Bright light is blurring my vision. Trying to digest the moment I look around my surroundings. Computer monitors are all I see. In that brief moment I cannot move. When I try to look at my peripheral vision, I see ten other humans like me sitting comfortably and staring directly at the monitors in front of them. I tried to relax by doing deep breathing exercises. As my stiffened muscles gradually loosened up, I stared directly back to my own screens, I see patients lying comfortably in hospital beds in quarters that actually looked like hospital rooms. And to my amazement I saw a robotic nurse trying to feed a patient through his nasogastric tube. Apparently I realized that upon gazing carefully at the screen, all her activities are programmed based on the task codes I give her. It’s like she’s my clone and I’m the woman behind the computer trying to manipulate every step she does. With one touch of a button everything is done and documented. I heard my co-workers conversations that our twelve hour shift is about to end. And I realized that clinical nursing has changed so much.
I wake up to the sound of my alarm. I was transported to the future by a dream I have never envisioned. I pondered on the images I have just witnessed. Could futuristic clinical practice be anything like that? Could nurses be really in their control stations dealing with screens instead of patients? Will we lose touch of the essence of our sworn pledge based on the foundations of nursing established from the time of Florence Nightingale?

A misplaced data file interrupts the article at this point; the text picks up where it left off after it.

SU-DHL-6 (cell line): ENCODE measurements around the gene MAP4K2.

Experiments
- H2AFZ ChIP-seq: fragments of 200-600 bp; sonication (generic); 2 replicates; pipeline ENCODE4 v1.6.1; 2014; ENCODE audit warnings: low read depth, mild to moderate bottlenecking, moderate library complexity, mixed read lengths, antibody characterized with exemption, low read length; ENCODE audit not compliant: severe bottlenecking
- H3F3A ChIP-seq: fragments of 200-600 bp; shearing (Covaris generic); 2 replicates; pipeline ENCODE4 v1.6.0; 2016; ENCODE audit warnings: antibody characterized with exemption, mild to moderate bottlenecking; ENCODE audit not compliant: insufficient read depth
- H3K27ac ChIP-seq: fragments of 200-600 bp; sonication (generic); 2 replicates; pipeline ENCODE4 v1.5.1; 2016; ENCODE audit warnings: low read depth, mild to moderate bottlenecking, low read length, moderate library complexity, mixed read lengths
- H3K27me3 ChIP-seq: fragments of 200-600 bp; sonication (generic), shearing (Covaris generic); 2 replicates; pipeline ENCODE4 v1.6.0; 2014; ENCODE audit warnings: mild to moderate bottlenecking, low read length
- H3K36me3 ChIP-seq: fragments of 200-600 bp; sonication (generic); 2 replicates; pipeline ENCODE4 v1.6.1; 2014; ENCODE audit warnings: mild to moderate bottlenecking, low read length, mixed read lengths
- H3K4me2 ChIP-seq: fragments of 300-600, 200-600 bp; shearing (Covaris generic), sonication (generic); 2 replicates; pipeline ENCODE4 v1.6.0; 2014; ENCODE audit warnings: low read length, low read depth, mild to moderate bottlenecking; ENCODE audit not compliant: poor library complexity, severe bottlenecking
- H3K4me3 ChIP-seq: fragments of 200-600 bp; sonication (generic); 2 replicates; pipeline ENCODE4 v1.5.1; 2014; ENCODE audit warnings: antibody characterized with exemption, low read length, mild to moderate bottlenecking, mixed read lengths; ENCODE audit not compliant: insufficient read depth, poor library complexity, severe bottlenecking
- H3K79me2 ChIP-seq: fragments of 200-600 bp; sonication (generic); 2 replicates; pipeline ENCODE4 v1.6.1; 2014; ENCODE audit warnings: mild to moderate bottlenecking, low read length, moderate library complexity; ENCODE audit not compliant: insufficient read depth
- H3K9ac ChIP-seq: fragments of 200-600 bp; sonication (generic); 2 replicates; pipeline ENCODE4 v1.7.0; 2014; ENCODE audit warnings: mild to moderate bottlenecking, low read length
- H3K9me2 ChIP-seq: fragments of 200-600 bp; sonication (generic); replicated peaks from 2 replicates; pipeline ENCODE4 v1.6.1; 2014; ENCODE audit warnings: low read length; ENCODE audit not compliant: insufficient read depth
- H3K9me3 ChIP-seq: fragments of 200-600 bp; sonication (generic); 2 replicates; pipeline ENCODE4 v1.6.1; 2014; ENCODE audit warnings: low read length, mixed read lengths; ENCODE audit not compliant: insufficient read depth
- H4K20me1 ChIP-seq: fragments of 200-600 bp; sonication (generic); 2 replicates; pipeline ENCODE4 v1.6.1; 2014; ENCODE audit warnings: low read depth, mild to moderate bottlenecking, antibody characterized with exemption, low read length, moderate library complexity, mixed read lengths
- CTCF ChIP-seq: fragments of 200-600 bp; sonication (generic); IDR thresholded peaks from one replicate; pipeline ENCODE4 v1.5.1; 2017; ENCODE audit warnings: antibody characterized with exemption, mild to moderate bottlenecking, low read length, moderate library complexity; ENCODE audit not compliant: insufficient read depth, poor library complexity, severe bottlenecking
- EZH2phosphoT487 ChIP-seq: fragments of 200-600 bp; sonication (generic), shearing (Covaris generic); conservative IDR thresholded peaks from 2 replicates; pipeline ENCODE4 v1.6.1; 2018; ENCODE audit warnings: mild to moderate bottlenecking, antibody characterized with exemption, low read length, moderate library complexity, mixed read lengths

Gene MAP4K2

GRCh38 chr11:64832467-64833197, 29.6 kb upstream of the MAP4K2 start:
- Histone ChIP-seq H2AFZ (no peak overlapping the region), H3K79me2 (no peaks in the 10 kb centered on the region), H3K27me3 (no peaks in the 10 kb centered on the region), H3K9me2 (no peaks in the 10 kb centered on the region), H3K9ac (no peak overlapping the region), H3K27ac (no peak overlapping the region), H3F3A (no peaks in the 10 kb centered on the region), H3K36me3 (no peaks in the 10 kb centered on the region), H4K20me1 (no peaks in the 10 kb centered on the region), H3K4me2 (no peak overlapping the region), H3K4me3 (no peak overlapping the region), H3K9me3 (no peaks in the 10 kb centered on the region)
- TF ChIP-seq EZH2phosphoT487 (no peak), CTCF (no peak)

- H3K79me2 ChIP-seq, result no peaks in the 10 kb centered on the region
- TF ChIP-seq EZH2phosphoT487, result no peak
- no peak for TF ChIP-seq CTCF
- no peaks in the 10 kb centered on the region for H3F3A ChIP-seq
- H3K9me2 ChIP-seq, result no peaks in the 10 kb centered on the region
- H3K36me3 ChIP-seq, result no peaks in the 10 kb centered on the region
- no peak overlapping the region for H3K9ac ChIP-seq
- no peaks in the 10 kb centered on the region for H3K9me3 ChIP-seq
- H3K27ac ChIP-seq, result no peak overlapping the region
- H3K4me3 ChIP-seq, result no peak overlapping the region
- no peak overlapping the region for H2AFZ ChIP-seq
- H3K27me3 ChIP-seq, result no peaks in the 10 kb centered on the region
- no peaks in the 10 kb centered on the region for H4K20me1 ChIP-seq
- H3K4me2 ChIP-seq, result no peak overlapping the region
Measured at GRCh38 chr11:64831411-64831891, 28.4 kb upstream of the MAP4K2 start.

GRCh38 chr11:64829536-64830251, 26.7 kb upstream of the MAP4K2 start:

On this day and age, technology has brought great advances to science and medicine. Knowledge alongside with machinery contribute a great deal to how the world has become a better and convenient place. Recent advancements like stem cell therapy can strengthen the quality of life that most of us yearn. But with this growing advancements, we should also establish our roles as nurses in this modernizing society. Machines may aid in our major responsibilities but it should not take over our roles in curing the sick, serving humanity, and saving lives.
The great challenge for modern nursing practice will be how to preserve nursing as a caring profession. The computer age may come but our foundation as nurses should be practiced by heart. Oftentimes, with the great responsibility that nurses have, we forget to establish rapport which is supposed to be the number one step in every nurse patient relationship. We should provide holistic care pertaining not only to the physical aspect but as well as the emotional alleviation of care.
Jean Watson once wrote “Caring is the essence of nursing.” Let us preserve the very nature of our profession.